Water Recycling

Contributor: Roxann Penny. Lesson ID: 12766

We can only survive a few days without drinking fresh water, but there is just so much to go around. Luckily, we can recycle used water! See how it goes from flush to fresh and how you can help!


Earth Science, People and Their Environment

learning style
Kinesthetic, Visual
personality style
Grade Level
Intermediate (3-5)
Lesson Type
Dig Deeper

Lesson Plan - Get It!

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  • Did you know that water, like paper and plastic, can be recycled?

Explore this lesson to learn more about water recycling and its importance to the earth and all of us!

  • What is water recycling?

Water recycling is the process of treating wastewater for reuse. Wastewater is water that was once used in homes, businesses, and industrial plants, to name a few. This water is collected and treated in special treatment facilities that process the water to make it safe for reuse.

Take a look at the images below. They show a waste water treatment plant.

  • What do you observe in the pictures?
  • What do you think happens in each of the pictures?

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Although the earth's surface is mainly made up of water, only a small amount of this water is fresh water. As a result, water recycling is an essential part of conserving, or protecting, the earth's natural freshwater supplies.

Recycled water is used in many ways. For instance, recycled water is used by farmers for irrigation (watering crops), by landscapers to maintain lawns, in construction projects to control dust, and by large industries to keep machinery cool.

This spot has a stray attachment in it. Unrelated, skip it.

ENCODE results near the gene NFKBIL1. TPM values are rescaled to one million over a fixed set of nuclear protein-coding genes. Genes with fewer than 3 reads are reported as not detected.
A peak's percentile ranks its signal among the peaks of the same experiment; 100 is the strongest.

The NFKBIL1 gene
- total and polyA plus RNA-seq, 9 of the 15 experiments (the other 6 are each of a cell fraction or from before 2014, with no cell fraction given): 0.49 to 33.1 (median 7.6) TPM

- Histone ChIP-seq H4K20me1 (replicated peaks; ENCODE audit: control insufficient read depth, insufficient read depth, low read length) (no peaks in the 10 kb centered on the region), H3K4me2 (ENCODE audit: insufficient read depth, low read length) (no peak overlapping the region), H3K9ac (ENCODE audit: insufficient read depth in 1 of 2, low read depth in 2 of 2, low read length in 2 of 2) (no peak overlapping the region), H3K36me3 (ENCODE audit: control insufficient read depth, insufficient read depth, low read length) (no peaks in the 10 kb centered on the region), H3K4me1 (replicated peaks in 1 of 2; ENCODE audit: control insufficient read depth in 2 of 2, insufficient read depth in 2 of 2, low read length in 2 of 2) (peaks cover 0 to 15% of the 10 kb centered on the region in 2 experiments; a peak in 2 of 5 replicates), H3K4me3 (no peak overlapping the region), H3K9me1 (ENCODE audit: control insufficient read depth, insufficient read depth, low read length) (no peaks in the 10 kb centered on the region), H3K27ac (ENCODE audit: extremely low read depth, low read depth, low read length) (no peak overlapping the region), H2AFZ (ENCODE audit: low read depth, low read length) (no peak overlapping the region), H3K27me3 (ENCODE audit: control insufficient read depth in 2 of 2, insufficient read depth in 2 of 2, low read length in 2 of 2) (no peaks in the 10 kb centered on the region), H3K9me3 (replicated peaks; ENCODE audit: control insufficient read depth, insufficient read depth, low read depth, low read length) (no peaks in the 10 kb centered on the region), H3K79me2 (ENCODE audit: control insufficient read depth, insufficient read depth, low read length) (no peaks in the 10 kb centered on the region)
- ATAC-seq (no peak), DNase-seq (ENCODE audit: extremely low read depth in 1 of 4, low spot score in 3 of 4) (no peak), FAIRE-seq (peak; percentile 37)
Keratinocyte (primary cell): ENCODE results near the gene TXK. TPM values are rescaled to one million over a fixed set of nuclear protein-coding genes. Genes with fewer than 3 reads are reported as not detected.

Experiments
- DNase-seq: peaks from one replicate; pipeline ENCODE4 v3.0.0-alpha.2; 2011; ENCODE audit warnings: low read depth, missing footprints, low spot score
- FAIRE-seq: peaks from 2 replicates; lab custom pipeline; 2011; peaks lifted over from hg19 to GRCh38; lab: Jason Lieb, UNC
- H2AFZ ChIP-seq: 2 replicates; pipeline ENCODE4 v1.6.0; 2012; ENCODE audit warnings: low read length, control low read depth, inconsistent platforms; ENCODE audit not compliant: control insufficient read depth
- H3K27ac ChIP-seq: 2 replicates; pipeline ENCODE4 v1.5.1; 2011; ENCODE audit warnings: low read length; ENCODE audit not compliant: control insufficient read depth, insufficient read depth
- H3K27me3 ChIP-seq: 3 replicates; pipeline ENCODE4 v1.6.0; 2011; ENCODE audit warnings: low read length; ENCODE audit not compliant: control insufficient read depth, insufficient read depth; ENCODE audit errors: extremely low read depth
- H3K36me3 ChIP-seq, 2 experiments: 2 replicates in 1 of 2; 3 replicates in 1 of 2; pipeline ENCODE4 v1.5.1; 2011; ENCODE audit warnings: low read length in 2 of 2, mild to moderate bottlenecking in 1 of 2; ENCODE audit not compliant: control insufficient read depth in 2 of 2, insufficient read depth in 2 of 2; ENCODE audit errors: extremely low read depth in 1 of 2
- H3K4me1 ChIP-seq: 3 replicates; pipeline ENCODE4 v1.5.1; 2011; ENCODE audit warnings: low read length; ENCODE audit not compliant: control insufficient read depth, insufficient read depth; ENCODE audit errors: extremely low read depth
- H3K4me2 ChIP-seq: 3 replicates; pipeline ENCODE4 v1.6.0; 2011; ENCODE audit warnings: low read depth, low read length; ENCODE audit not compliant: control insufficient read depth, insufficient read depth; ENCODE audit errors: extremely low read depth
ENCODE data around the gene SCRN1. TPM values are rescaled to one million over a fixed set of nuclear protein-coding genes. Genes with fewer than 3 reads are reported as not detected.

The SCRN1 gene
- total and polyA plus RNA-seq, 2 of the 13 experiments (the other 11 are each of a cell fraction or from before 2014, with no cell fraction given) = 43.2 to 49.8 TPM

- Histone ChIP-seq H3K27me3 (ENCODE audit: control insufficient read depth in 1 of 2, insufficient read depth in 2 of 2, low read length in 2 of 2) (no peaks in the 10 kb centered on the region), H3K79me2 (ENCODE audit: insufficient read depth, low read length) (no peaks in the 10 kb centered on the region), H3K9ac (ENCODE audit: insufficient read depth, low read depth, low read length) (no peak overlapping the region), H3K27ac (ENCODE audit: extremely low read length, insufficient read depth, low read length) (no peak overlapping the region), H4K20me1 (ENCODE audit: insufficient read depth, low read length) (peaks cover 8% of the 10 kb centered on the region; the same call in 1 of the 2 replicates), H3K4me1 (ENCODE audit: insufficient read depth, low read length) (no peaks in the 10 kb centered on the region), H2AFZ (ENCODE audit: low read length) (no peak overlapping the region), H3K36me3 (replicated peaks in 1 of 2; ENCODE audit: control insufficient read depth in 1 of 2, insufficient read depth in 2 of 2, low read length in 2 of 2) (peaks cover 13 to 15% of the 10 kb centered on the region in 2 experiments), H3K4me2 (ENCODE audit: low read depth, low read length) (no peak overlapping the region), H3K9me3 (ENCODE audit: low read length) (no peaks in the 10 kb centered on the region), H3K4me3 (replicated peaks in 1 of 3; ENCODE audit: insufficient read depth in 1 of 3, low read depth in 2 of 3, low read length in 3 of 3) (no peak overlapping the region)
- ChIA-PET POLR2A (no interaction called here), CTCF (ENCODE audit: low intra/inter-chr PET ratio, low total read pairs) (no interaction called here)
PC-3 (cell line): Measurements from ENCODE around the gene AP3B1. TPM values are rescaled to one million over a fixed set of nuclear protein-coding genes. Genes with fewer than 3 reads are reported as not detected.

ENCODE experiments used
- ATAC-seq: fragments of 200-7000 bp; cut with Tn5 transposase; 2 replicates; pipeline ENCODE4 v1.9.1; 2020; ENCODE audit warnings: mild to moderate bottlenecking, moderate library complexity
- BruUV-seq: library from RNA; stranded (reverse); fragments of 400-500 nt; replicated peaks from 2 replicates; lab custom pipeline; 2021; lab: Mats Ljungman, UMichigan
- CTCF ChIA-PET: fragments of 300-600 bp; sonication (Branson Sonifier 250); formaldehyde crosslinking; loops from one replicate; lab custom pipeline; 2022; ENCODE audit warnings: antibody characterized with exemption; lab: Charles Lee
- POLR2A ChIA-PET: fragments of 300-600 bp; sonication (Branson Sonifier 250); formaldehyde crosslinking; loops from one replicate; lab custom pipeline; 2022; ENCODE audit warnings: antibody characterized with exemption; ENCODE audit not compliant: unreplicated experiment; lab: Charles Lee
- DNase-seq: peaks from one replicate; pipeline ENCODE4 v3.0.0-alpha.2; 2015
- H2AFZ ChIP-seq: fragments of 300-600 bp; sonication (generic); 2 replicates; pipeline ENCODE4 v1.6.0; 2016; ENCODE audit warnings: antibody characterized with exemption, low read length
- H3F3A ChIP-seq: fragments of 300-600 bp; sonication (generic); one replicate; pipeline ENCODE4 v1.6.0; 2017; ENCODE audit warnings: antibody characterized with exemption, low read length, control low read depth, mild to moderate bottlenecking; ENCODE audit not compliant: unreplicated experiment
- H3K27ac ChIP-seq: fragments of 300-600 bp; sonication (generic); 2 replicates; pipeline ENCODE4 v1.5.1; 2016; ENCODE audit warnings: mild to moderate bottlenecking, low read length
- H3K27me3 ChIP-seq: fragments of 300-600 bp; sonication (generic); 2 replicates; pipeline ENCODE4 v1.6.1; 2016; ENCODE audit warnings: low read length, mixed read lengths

The recycling process for wastewater is very rigorous — this means that before wastewater is considered safe for reuse, it must meet very high safety standards, so no need to rethink that next glass of water!

Consider the following questions.

  • What are other ways that recycled water may be used?
  • Does water recycling really matter?
  • What are the benefits of water recycling?

Now, watch this video tour of a wastewater treatment plant. Although this particular plant is part of the Northeast Ohio Regional Sewer District, headquartered in Cleveland, Ohio, it is similar to other plants.

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  • In your opinion, what was the most interesting part of the water treatment process?
  • What surprising details did you discover in the presentation?
  • What can people do to help ensure that water treatment facilities operate efficiently?

When you are ready, move on to the Got It? section to test your knowledge about water recycling.

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